Basic Cover Letter Tips

Learning basic cover letter tips can help you write a better cover letter to include with your resume and employment applications.

When it comes to first impressions, your job applications materials speak volumes. Not only do they tell a potential employer whether or not you are qualified for the position, but they also give clear messages as to how well organized you are, how thorough you are, and whether or not you possess the transferrable skills the employer feels are important to the job.

Taking the time to create cutting edge employment documents is essential to positioning yourself ahead of the competition and effectively landing a job interview.

Basic Cover Letter Tips

Make sure you include one!
The most fundamental of basic cover letter tips is making the committment to include a letter with every job application you send out. Many people either overlook the cover letter, or feel it really isn’t that important. But regardless how good your resume is, it can be always be made better by including a well-written cover letter.

Mind the basic rules.
When it comes to job application materials, it’s important to make a great impression by way of all the “little” things. Make sure you dot your i’s and cross your t’s – good grammar and spelling are fundamental!

Create a professional look.
Create your document on high quality paper with a professional standard font that is easily read. Be sure to address your document to a person rather than the company. You can usually obtain the necessary names by simply calling the company and asking who to address your job correspondence materials to.

Write a concise and targeted letter.
By using a basic cover letter format, you can create a document that says only what it needs to say. There is no need to regurgitate all of the information from your resume. Respect the employer’s time by including only pertinent information. A supporting example or two from your resume draws attention to your most valuable qualities, but an endless list of information will be a big turnoff.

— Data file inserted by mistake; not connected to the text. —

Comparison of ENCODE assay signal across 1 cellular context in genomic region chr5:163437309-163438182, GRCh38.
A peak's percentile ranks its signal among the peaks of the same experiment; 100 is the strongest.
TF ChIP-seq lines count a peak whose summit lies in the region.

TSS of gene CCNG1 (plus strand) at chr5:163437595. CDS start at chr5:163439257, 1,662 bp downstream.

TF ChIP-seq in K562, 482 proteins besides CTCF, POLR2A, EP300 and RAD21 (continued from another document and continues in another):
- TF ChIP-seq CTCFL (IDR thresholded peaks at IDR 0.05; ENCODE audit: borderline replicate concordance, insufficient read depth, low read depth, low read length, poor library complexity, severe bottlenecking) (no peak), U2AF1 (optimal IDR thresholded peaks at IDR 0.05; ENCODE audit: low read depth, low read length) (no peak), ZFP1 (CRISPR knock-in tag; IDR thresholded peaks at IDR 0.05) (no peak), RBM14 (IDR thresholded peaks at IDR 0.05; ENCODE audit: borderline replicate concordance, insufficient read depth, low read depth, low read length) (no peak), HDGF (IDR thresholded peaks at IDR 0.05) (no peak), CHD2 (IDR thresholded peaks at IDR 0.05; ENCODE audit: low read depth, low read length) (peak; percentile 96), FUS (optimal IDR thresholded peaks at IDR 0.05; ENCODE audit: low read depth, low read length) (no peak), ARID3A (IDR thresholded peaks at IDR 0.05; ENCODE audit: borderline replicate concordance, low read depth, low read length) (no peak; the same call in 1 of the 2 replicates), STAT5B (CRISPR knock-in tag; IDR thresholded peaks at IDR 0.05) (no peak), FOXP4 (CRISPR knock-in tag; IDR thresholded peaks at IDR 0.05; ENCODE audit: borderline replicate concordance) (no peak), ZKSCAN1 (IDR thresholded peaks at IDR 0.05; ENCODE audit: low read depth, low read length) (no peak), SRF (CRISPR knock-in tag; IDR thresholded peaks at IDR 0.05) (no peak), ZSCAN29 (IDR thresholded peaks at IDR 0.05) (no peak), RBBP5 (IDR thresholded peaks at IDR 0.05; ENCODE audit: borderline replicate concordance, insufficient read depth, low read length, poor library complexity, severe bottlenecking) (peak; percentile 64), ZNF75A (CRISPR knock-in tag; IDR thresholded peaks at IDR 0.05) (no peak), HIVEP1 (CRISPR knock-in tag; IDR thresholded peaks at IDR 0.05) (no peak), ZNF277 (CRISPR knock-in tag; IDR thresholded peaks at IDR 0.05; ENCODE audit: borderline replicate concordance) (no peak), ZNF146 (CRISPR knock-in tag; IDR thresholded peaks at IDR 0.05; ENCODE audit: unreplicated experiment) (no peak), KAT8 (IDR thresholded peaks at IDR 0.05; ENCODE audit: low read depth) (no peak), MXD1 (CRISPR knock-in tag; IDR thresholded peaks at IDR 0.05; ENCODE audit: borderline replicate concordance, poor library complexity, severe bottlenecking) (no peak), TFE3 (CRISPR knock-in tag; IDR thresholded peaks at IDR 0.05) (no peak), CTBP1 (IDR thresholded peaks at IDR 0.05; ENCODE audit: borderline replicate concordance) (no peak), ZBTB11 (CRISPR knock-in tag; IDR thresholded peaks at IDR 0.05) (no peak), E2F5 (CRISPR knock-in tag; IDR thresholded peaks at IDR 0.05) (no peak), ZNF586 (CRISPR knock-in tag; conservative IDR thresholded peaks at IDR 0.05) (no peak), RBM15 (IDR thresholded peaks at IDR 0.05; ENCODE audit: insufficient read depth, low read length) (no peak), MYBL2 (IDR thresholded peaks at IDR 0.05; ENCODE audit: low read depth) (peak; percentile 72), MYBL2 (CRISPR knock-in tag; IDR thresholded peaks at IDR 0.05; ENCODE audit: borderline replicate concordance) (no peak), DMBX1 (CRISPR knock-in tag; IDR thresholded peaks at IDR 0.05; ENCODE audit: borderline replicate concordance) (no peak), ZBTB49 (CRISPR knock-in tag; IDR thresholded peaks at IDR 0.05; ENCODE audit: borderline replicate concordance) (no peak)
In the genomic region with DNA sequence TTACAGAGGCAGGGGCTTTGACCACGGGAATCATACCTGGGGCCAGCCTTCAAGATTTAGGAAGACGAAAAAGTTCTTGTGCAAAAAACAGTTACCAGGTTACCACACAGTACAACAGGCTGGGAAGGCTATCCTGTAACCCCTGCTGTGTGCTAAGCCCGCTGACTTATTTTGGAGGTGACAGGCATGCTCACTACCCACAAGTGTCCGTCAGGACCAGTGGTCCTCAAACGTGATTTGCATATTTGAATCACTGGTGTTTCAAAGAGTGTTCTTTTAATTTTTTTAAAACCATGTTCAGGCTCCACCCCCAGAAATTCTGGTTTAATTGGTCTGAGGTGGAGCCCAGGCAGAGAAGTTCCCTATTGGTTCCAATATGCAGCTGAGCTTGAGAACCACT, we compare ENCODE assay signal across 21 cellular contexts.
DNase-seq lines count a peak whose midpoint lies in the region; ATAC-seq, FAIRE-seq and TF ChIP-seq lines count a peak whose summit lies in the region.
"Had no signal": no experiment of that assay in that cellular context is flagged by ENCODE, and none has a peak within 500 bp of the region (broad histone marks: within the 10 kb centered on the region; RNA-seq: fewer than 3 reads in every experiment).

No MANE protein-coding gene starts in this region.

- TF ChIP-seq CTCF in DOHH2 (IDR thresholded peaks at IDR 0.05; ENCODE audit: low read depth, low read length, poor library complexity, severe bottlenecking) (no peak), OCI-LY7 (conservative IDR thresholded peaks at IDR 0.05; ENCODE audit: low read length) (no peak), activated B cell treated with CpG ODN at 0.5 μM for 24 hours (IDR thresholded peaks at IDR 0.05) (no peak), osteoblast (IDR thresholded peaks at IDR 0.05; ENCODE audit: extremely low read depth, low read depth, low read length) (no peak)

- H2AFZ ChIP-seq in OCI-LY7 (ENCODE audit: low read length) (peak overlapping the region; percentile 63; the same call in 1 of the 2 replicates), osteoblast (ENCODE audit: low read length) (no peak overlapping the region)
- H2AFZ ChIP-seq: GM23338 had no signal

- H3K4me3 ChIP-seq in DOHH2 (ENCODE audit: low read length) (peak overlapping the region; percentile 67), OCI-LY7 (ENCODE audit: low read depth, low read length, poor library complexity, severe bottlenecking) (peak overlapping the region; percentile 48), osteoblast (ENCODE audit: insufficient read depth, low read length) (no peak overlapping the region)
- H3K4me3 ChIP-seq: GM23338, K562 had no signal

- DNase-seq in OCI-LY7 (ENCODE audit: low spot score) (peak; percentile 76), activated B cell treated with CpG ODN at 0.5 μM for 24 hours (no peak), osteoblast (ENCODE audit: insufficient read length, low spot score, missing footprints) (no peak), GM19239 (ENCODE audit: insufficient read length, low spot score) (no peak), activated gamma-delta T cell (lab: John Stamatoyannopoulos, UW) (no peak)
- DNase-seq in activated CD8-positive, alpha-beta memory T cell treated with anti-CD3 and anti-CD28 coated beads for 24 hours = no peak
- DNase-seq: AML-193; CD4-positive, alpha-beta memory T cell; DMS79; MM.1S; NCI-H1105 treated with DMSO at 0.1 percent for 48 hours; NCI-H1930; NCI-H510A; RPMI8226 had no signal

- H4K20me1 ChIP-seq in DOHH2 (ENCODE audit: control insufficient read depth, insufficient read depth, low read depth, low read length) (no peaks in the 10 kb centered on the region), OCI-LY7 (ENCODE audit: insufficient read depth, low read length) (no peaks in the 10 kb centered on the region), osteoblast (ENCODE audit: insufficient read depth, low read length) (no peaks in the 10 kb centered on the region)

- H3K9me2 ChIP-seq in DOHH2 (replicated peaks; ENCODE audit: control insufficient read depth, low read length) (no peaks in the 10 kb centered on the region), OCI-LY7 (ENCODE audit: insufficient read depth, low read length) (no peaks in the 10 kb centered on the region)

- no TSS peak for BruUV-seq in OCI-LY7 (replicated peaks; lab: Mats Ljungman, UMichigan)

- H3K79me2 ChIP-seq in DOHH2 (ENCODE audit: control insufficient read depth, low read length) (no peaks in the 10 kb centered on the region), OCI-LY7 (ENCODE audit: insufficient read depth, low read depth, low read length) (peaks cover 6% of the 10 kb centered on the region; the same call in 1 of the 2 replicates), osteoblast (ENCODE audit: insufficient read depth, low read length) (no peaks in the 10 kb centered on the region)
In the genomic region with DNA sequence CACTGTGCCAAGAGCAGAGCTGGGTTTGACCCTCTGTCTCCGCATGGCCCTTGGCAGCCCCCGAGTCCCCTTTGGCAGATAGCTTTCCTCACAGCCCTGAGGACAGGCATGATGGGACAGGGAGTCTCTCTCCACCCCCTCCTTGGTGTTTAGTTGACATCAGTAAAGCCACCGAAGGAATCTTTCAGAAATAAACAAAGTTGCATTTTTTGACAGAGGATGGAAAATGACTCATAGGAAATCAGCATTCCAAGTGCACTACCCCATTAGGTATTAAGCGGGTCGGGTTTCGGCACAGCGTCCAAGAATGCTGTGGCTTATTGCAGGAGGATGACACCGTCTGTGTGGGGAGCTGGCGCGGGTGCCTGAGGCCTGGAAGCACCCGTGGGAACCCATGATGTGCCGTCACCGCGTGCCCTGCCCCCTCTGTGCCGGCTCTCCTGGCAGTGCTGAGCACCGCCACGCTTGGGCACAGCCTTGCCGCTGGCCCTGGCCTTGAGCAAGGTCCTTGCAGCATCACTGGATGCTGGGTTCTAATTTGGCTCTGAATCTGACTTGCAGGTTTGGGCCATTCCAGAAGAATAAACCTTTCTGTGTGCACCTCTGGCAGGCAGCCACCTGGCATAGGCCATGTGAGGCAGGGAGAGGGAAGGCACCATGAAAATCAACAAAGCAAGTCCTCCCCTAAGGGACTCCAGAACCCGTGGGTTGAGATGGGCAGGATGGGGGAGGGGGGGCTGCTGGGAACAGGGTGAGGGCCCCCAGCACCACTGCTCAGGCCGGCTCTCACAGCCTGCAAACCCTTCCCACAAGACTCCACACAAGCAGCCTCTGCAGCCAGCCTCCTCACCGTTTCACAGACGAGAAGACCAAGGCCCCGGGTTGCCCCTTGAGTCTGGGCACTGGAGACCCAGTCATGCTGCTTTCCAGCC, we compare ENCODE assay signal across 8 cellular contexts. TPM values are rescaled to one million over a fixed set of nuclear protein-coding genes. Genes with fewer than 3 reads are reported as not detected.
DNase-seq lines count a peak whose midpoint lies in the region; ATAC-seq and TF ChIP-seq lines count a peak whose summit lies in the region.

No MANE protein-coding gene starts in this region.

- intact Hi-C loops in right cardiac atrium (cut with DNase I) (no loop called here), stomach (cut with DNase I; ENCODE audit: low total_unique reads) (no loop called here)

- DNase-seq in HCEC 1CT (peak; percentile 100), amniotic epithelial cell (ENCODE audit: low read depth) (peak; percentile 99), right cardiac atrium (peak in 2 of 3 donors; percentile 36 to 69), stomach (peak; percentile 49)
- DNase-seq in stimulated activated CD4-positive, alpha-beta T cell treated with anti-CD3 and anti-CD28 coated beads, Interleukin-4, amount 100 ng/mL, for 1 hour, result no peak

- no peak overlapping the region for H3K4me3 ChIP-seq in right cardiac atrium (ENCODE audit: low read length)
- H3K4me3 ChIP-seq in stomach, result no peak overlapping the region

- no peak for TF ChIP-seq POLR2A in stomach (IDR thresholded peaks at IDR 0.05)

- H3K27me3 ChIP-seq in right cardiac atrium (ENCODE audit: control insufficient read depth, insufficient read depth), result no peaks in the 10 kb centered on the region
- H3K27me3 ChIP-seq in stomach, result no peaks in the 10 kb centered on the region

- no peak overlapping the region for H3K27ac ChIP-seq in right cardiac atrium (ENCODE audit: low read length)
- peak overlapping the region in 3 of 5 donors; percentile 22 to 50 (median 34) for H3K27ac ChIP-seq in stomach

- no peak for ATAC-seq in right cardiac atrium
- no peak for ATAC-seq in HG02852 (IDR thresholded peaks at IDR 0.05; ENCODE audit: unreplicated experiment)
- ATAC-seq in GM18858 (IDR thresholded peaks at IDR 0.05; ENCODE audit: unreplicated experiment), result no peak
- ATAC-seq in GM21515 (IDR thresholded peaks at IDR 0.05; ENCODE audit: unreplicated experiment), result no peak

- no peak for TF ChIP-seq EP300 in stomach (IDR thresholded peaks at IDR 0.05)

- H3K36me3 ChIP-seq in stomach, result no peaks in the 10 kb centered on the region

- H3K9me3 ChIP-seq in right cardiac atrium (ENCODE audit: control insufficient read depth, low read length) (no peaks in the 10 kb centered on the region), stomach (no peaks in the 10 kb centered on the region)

Use a conversational tone.
Your letter should be written in the tone with which you would speak to someone – it is, after all, a letter! Avoid using lists and bullets. Let your own voice shine through.

Make your letter interesting.
Avoid starting each sentence with “I”. Instead, vary your sentence structure to create interest and inflection in your letter. Use descriptive action verbs that clearly demonstrate targeted ability - words like “did” or “performed” tend to be generic and lack specificity.

Use quantifying statements.
Quantifying statements grab the reader’s attention and speak directly of your past accomplishments. If you increased sales, profits, or annual employee retention rates, be sure to include an appropriate percentage or number for emphasis. However, remember not to overdo examples that are also listed on your resume – again, use one or two examples of your finest points.

Emphasize transferrable skills.
Regardless of how much targeted experience you have, employers generally like to see solid transferrable skills, particularly in the areas of communication and interpersonal skills.

Use positive, upbeat language.
Always avoid negativity, even if you feel they may be justified. Regardless of the fact that you may have been fired, laid off, or had a ruthless and overbearing boss, it’s important to always speak positively of your past experiences. Learn to reframe your language to emphasis the positive rather than the negative.

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